Why did Barnett Newman destroy his old art?
On the abstract expressionist artist’s birthday find out how he went from outcast to father figure of two generations
Some ancient works should obviously be included in our newly updated book 30,000 Years of Art. The importance, of say, the Venus of Willendorf or the cave paintings at Lascaux, are incontrovertible.
However, when it comes to modern inclusions, you often need a bit more insight. Take Barnett Newman’s art. The American abstract painter – who was born in New York City on this day, 29 January, in 1905 – makes the cut, thanks in part to Newman’s attempts to reengage with the medium of painting in the early 1950s, partly by destroying the stuff that he had made before.
“Newman believed that American and European art – Cubism, Surrealism, Regionalism and Realism – had run their course, and that an entirely new form of painting was needed. He destroyed much of his work made before 1940 and focused on his own style of mystical abstraction,” the book goes on to explain. “Newman is often associated with so-called Colour field painting, a branch of Abstract Expressionism that exploited sustained chromatic continuums in order to engage the beholder. The choice of hues and compositional order was kept relatively simple to heighten the overall iconic impact: what matters most is the sense of directness, uplift and awe.
“Onement VI is among the most commanding of Newman’s self-termed ‘zip’ paintings, in which one or more verticals punctuate an expansive chromatic field,” explains the text in our book. “In Onement VI the luminous ‘zip’ communes with the deep blueness in which it hovers, so that the two forces intensify each other. The large scale of the composition reinforces its impact as the sheer volume of colour appears to engulf the viewer, embodying the titular concept of ‘Onement’ (that is, physical union or oneness).”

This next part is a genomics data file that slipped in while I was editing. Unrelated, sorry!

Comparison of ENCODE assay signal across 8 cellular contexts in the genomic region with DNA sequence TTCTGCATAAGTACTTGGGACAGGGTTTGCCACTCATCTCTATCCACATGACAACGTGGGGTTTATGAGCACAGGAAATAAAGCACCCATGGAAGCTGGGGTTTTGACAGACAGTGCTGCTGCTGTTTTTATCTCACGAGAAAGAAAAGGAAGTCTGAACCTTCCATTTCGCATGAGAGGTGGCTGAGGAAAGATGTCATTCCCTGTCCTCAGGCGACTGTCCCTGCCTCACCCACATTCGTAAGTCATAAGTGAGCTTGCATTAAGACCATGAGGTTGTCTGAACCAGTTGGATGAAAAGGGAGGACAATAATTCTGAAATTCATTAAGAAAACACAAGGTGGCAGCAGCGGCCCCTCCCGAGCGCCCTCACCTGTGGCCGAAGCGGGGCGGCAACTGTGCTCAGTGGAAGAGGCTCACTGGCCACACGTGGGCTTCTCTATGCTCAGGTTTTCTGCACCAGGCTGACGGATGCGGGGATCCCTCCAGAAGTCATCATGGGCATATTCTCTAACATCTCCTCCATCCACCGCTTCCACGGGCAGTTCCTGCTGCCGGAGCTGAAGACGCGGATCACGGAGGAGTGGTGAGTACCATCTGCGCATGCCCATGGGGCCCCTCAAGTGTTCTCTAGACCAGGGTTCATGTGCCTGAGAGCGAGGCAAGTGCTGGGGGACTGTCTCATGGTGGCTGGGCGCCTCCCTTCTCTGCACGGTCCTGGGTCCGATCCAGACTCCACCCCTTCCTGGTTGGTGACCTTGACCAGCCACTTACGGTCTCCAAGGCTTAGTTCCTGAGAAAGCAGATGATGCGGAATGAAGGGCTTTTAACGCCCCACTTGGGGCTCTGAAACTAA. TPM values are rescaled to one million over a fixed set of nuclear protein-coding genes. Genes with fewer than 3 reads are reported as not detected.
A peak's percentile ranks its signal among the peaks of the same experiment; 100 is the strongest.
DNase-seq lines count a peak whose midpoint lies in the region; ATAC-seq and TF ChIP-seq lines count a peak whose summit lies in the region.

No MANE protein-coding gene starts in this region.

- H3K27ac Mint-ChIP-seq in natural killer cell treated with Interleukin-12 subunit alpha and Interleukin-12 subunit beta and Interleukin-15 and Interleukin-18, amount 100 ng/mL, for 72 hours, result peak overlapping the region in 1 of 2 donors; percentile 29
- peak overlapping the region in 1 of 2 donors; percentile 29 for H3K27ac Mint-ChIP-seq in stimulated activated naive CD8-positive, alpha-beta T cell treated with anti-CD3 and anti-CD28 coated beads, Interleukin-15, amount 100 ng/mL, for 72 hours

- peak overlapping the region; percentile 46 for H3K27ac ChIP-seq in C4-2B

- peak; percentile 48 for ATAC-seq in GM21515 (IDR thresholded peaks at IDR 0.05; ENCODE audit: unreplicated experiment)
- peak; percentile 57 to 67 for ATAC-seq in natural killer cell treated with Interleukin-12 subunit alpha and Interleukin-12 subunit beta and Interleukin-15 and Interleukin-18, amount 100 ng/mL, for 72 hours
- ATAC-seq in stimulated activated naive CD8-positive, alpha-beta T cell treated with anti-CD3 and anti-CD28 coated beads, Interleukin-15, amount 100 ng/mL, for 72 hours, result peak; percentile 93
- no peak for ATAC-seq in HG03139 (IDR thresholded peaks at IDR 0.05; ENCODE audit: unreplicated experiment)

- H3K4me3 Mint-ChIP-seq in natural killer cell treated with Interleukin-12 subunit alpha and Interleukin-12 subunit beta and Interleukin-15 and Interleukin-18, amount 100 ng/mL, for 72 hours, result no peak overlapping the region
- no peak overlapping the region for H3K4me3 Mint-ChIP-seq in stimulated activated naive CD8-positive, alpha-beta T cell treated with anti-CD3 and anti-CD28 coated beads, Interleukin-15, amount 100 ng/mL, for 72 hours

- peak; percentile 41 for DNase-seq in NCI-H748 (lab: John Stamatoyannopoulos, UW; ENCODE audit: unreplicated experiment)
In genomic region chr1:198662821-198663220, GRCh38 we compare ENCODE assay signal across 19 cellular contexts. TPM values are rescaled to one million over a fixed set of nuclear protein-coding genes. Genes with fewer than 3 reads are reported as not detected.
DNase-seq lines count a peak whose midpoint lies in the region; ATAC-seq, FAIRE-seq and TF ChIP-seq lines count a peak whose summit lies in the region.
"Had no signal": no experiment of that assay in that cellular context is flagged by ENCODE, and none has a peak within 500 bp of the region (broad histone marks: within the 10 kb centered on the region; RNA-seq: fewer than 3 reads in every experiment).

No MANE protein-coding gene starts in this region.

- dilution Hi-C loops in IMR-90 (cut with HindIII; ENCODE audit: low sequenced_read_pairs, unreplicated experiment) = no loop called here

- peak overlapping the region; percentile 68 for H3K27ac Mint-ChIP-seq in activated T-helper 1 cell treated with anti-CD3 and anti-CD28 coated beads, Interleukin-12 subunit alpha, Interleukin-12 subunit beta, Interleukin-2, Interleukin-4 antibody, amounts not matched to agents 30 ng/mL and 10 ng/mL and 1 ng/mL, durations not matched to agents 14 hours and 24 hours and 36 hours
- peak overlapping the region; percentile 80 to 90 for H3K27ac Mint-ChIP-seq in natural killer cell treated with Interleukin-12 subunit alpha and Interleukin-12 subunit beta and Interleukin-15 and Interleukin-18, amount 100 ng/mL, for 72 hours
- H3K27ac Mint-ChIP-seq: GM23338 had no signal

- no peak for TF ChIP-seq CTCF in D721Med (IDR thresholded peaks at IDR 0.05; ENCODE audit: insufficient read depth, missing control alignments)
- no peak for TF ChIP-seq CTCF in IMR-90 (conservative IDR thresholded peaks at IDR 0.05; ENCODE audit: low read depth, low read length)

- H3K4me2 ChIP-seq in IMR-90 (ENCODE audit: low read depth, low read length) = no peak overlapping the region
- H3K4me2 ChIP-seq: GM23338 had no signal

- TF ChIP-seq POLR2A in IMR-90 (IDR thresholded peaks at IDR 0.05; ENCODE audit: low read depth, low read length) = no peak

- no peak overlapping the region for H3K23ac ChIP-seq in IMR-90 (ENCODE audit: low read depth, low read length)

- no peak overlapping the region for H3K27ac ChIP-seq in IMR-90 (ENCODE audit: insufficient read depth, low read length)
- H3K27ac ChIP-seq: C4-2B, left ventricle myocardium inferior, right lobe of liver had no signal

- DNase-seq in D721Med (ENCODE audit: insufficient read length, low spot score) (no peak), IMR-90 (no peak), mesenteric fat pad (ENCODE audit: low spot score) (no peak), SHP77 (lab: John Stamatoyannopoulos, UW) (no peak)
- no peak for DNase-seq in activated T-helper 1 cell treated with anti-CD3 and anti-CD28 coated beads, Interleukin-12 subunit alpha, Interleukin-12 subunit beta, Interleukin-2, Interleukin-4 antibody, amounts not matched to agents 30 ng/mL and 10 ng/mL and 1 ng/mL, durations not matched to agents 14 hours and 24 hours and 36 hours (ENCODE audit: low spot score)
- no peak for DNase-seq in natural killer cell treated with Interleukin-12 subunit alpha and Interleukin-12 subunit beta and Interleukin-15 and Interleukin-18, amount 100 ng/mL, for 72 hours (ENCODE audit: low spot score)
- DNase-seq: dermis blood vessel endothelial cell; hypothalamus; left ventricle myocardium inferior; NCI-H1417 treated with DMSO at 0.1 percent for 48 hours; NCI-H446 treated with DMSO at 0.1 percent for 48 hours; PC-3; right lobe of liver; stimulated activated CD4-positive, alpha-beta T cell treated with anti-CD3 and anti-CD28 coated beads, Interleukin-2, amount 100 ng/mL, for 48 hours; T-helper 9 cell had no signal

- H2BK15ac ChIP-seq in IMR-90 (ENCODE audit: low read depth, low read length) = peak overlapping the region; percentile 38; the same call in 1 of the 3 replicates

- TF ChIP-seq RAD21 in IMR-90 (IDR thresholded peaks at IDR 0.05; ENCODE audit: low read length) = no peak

Despite his attempt to remake abstract art anew, Newman’s paintings still leave room for humane brushstrokes and details, as our book notes. It was only a later generation, drawing on Newman’s example, that stripped out these personal details.
“Such painting was extremely influential for later movements, in particular Minimalism, which opted for austerity of expression and impersonal or even industrial production methods,” the text explains. “By comparison, Newman – whose touch is evident in the subtly inflected surface of Onement VI – wanted viewers to empathize with his images, which he considered palpable bearers of emotion.”
To find out more about Barnett Newman’s place in the greater sweep of human artistry, and to find out more about artists like - and unlike - him, get a copy of 30,000 Years of Art. Brought completely up to date for this revised edition and now available in a compact new format, this new edition of Phaidon's groundbreaking book presents art differently from all other compendia by revealing the huge diversity – or in many cases, the similarity – of artistic achievements around the globe. Find out more here.